Tag Archives: fleece

Pokemon Toys: Ash’s Hat, Pokeballs and Rattata


Here’s a little something I made for my daughter’s birthday in December:


My 8 year old absolutely loves Pokemon! Now she can really play trainer with an Ash Ketchum hat, zippered Pokeballs and a Rattata. She has other Pokemon toys to play with as well but this and a tiny Victini from Hong Kong are the only two that will fit in the balls. She’s satisfied with that. 😉

The hat was simply a Goodwill buy and it was actually new with tags still on for $2. I used some cheap fleece to cut a semi-circle for the front and hand-sewed it on. The C was just freestyle and very easy to do and also hand-stitched.

The Pokeballs were simple to figure out since I’d made fabric toy balls in the past. These however were lined and needed to have a zipper so that a small Pokemon toy could fit inside. I used two salvaged zippers from clothing items and cheap fleece from Walmart. As you can see, the button accents are different on the two balls because I wasn’t satisfied with how the zig-zag stitched edge of the first turned out. The black wasn’t bold enough for me so I made the second button with a black fleece backing.

Rattata was something my daughter has been asking for for two years. As far as I know, there has never been a plush Rattata toy manufactured so I resorted to altering an online pattern(found here:http://www.allcrafts.net/crochetsewingcrafts.htm?url=sewingstars.com/mousepattern.htm   )to make this one. Alterations to the pattern included enlarging the ears(which I did make too big really), adding little felt claws and whiskers and freestyling the eyes to more closely resemble the Pokemon. It isn’t a fantastic facsimile but my daughter knew exactly who it was and was thrilled. That’s good enough for me. 🙂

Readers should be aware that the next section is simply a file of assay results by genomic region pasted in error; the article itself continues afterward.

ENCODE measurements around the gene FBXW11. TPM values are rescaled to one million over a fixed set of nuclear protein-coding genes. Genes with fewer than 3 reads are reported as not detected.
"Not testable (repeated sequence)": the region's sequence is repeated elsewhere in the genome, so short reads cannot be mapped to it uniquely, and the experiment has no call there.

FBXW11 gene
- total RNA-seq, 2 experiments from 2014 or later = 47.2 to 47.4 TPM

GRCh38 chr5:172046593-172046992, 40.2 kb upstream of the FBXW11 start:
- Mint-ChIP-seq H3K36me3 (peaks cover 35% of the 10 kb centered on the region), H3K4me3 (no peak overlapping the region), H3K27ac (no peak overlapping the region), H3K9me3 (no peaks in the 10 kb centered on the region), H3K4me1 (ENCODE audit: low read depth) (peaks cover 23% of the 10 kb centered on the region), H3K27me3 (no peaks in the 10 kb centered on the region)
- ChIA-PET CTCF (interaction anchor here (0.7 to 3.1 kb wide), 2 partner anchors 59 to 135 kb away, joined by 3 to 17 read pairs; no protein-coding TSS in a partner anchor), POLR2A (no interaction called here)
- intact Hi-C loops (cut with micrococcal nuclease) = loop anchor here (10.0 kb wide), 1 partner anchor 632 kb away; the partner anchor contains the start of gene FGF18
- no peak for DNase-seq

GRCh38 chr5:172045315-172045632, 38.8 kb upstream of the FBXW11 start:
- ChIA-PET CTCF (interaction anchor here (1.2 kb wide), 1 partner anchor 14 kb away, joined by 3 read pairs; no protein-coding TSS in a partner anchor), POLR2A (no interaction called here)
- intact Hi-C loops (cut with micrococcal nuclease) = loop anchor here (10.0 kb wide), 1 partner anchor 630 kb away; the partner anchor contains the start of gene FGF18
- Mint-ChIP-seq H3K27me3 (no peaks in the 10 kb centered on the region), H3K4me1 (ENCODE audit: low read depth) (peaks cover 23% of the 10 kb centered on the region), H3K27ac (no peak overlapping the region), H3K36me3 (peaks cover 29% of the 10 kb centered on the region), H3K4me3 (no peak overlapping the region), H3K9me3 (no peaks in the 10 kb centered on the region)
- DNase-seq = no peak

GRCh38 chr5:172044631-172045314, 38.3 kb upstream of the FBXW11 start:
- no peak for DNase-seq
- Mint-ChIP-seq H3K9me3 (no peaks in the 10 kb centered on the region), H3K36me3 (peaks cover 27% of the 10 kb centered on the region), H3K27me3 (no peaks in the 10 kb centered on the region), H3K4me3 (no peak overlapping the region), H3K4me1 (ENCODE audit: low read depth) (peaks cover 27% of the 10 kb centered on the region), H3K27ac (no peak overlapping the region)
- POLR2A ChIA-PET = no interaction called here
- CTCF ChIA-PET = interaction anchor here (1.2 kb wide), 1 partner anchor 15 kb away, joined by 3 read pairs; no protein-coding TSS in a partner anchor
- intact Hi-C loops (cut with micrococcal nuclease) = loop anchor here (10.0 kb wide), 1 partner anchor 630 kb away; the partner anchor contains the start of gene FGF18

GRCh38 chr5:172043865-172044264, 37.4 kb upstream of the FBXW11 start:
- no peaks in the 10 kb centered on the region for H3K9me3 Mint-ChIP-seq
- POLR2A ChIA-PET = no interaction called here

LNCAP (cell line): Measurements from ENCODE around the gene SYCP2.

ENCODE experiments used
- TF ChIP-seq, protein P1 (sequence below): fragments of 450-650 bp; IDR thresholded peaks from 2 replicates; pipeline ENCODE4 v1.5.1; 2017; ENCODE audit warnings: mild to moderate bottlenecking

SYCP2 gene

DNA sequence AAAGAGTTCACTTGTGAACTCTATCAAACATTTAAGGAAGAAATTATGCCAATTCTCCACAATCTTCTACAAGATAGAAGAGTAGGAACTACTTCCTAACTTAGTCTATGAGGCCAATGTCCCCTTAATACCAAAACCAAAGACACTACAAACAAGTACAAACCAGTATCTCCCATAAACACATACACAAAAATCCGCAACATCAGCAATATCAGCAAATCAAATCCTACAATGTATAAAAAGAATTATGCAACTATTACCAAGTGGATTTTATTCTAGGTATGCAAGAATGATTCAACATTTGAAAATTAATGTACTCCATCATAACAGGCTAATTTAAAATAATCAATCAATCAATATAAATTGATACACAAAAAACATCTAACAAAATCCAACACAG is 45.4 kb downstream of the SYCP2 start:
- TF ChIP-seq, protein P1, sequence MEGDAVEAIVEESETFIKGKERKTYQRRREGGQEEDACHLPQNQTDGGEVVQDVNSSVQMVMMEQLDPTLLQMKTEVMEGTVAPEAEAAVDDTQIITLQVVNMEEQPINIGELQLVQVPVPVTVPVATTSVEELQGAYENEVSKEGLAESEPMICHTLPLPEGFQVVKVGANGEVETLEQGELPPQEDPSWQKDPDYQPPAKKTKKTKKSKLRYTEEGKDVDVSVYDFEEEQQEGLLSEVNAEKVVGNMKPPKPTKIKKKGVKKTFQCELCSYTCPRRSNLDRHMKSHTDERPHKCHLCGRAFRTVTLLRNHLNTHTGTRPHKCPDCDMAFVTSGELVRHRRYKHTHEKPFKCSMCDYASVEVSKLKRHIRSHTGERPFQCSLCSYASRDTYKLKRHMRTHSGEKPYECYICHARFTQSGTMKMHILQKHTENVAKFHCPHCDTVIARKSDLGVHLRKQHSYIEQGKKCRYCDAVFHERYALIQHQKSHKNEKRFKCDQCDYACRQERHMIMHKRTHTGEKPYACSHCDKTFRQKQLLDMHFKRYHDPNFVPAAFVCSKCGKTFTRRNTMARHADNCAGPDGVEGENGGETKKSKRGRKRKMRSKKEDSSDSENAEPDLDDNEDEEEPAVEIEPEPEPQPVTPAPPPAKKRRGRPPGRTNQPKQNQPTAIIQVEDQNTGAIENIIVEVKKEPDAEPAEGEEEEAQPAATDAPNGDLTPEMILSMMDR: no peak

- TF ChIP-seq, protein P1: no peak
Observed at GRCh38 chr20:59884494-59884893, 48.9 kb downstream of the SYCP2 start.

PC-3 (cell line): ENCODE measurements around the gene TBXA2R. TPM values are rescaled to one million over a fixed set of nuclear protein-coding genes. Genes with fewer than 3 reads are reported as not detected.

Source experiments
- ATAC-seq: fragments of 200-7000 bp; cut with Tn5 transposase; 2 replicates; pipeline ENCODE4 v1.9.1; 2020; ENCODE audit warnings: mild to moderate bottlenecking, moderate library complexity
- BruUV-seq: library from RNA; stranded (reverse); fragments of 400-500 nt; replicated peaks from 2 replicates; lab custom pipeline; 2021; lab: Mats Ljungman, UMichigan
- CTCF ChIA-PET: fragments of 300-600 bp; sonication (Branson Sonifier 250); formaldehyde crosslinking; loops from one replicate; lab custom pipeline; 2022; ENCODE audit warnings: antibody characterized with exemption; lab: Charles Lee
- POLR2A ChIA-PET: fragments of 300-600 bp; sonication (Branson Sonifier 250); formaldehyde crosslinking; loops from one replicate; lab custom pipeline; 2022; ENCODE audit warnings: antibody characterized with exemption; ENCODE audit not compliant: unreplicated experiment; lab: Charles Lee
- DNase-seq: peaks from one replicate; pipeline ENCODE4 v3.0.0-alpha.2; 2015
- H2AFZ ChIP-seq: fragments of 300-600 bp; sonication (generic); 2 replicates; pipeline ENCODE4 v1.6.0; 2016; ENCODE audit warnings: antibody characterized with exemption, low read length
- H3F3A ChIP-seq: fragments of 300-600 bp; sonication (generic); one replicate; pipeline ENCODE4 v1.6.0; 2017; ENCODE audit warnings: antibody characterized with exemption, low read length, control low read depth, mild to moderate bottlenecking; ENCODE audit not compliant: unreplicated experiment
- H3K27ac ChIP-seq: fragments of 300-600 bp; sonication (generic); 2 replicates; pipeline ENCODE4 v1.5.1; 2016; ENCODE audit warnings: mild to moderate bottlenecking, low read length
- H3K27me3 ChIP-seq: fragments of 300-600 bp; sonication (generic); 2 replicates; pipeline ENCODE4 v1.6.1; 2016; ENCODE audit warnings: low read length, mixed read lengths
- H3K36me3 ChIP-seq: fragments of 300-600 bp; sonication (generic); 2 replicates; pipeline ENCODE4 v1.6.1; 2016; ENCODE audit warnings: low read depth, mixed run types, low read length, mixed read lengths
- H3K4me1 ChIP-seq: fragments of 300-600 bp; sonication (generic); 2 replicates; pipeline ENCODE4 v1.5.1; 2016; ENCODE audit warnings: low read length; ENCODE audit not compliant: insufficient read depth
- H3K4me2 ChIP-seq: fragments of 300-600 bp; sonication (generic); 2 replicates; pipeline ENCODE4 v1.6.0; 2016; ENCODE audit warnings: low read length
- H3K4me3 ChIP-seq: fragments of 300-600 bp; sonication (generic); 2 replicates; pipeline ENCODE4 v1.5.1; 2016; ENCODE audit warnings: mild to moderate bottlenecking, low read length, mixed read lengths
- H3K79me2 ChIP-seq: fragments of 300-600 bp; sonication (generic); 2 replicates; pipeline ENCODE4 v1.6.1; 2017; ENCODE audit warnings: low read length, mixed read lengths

Reusable Fleece Swiffer Duster Tutorial


A day late and a dollar short? I promised to have this tutorial posted in June and I missed my own deadline. Sorry about that. But speaking of a dollar, you’ll be sure to save a few of those when you sew up a couple of these and stop buying the disposable duster covers.
It’s really easy to do and all you need is your empty Swiffer Duster wand, an old fleece blanket, clothing item or scraps, and needle and thread.
First cut 6 rectangles from fleece. You will need 2 of each: 7X9 inches, 5×8 inches, 3×7 inches.
Use a drinking glass as a guide to curve the top edge of the smallest rectangles.

Stack the smaller rectangles on the medium rectangles and mimic the curve. Stack again and curve the largest rectangles.
Now rearrange the stack so that it goes small, medium, large, large, medium, small.
Place your empty swiffer on top of the pieces and use pins to mark the center line, the outside edges and the top as shown in the picture. *See note about the side pins further on!

Sew the center seam. Remember, it does not go to the fabric edge!

Next, sew the outer seam. I sewed 1/4 inch outside of my pins to make room for those bumps in the swiffer. ***I realize I put the pins on the narrowest part of the swiffer in earlier pictures. That’s misleading. Don’t sew on that line or you won’t be able to insert your swiffer! So pin outside the bumps or sew 1/4 inch outside the narrowest part if you pin like I did.